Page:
Most political opponents have been reluctant to question her version of events, saying it’s a personal matter. But in her home riding, not everyone believes her story. Dean Del Mastro, the former Conservative MP (who was convicted of overspending on his 2008 campaign) told the Peterborough Examiner that people who run political campaigns in the city all knew that Monsef wasn’t born in Afghanistan. “That’s been known for quite awhile,” he said. “This story that she’s just learned is not true.” Mike Skinner, the Conservative candidate who lost to Monsef in last fall’s federal election, told Maclean’s questions were raised in the heat of the campaign about her true place of birth. “We definitely heard rumours about it, but nothing that was substantiated, and we had no evidence to prove that that was true,” said Skinner, a former software business owner, and now chief executive of the Greater Peterborough Innovation Cluster. In Skinner’s opinion, where Monsef was born is irrelevant—with one caveat: “The only part that would matter is if, in fact, Maryam did know and she’s lying about it today.”

Anything else?

Just this, from the final few paragraphs of Monsef’s prepared statement: “Some survivors believe healing comes from telling their story; others cannot fathom revisiting the past. My mother never talked about the unspeakable pain that conflict and terror inflicted on her. This week my sisters and I asked her to relive that pain. Conflict has robbed me of a father and it has scarred my family and I for life. We thankfully found a welcoming home in Peterborough, Ontario, Canada, where we began the challenging and difficult process of resettlement. Coming to Canada as a refugee—twenty years strong and now a member of cabinet in the 42nd Parliament—I feel a tremendous deal of responsibility in upholding all that this great country has allowed me to become. This includes accountability to the public and transparency. Canada has played an important role in allowing me to become who I am today. It’s the only place I’ve ever truly felt I belonged, and I couldn’t be more proud to be Canadian.”

—with John Geddes


Maryam Monsef’s personal revelations leave lingering questions

  1. //They later moved across the border to Mashhad, a city with a large Afghan population, because the security situation in Herat had become “untenable.” Monsef was born in November 1984 at the Imam Reza Hospital and lived in Iran until she was nine. //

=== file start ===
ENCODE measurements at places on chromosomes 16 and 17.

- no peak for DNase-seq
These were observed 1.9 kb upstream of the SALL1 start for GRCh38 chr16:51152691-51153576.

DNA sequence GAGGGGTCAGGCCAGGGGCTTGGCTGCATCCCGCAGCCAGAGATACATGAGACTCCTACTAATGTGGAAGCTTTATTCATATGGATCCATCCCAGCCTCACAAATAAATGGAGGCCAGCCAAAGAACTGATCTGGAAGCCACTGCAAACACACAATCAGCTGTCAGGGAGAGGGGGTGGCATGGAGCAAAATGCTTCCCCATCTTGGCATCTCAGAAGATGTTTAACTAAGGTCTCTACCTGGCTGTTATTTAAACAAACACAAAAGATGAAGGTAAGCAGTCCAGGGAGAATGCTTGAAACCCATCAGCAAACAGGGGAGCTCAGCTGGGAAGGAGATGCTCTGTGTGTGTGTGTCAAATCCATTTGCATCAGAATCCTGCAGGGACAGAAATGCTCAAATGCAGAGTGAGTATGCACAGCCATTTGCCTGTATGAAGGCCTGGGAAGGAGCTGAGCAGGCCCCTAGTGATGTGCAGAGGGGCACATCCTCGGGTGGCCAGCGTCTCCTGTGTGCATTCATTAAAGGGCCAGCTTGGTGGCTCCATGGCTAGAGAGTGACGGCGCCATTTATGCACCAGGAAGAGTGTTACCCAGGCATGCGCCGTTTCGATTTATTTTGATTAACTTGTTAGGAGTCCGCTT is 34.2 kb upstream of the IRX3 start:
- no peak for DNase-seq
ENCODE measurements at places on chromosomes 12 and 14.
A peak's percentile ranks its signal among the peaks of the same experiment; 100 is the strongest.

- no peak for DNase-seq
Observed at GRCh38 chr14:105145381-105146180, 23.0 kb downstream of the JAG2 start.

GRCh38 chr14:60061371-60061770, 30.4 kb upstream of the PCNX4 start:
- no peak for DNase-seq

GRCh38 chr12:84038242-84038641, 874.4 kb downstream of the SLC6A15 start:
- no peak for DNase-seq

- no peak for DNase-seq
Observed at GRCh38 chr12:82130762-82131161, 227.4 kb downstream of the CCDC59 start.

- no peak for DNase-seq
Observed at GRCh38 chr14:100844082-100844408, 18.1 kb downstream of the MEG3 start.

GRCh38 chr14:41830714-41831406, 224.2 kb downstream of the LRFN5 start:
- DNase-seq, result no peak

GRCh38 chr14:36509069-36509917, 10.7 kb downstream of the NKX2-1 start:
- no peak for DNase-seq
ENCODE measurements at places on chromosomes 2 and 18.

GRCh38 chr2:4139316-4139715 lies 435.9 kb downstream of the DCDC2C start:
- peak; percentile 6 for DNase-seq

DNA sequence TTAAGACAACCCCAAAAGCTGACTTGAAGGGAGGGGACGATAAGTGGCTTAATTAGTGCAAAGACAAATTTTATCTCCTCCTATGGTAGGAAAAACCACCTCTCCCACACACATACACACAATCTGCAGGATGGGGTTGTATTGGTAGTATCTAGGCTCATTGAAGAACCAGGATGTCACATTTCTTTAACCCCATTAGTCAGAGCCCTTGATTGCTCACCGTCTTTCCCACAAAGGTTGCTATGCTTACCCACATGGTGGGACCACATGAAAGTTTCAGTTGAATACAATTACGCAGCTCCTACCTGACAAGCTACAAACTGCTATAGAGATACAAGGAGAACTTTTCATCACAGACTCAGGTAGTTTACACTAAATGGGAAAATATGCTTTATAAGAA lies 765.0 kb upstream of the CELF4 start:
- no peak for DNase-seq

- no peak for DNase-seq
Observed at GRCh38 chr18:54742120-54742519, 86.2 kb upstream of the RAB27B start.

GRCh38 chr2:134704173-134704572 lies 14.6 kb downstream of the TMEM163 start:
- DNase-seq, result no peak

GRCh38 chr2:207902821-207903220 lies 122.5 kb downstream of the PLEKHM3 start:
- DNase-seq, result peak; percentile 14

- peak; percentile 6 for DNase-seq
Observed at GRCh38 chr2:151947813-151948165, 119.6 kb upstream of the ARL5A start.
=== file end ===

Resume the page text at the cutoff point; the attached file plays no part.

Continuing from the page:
If Monsef lived in Iran till she was nine, how could she NOT know, that this ISN’T Afghanistan?

    • I wouldn’t mind some clarification on that myself, because it really doesn’t make much sense to me.

    • I had some in-laws who were unsure as to whether they were Ukrainian, Russian or Polish as the borders as well as political control changed many times where/when they lived in Europe. In particular, it’s somewhat difficult to identify one’s country of origin when that is an issue of an ongoing war.
      My GGF, a US citizen, came to Canada to escape Fenian violence and just stayed without any process; another GF came as an agricultural worker but actually worked for US and Canadian railways; my GM (born out of wedlock) immigrated using her step sister’s last name. Nevertheless, I still assert that I am a Canadian even though born in a province that only issued ‘statements of live birth’ not ‘birth certificates’. Never look under a rock!

      • That is a bit of bs because Lloydminister is a city on the Alberta and Saskatchewan border and people there know which province they live in. Especially if they are nine years old. To believe a person doesn’t know, means they had no friends to enlighten them at nine years of age. Unless she was locked in her home and only spoke to her mother and then didn’t question the move to Afganistan and the border crossing, she was the most naive nine year old on the planet.

        • Gage G.

          I agree with your argument. She would have had to be isolated to not know anything.

          But also, and this is for Geraldor too, Monsef was not uncertain as to her birth and heritage, like your relatives were. She claimed she was Afghan, through and through. She didn’t say, when she went into politics, as part of her narrative, that her life was complicated that she couldn’t be sure where she was born, or where she lived as a child. She had it straight in her mind. She “believed” she born in Afghanistan.

          In fact, she sounds very much as though she is a feminist, able to “create” her own life as she wished, making choices, and claiming her life however that might be, or however untrue.

  2. “Monsef may not be Canada’s first Afghan-born MP. …”

    Depending on how you take “Afghan-born”, one could argue that Monsef is indeed Afghan-born as she was born an Afghani citizen (with no other citizenship, to boot).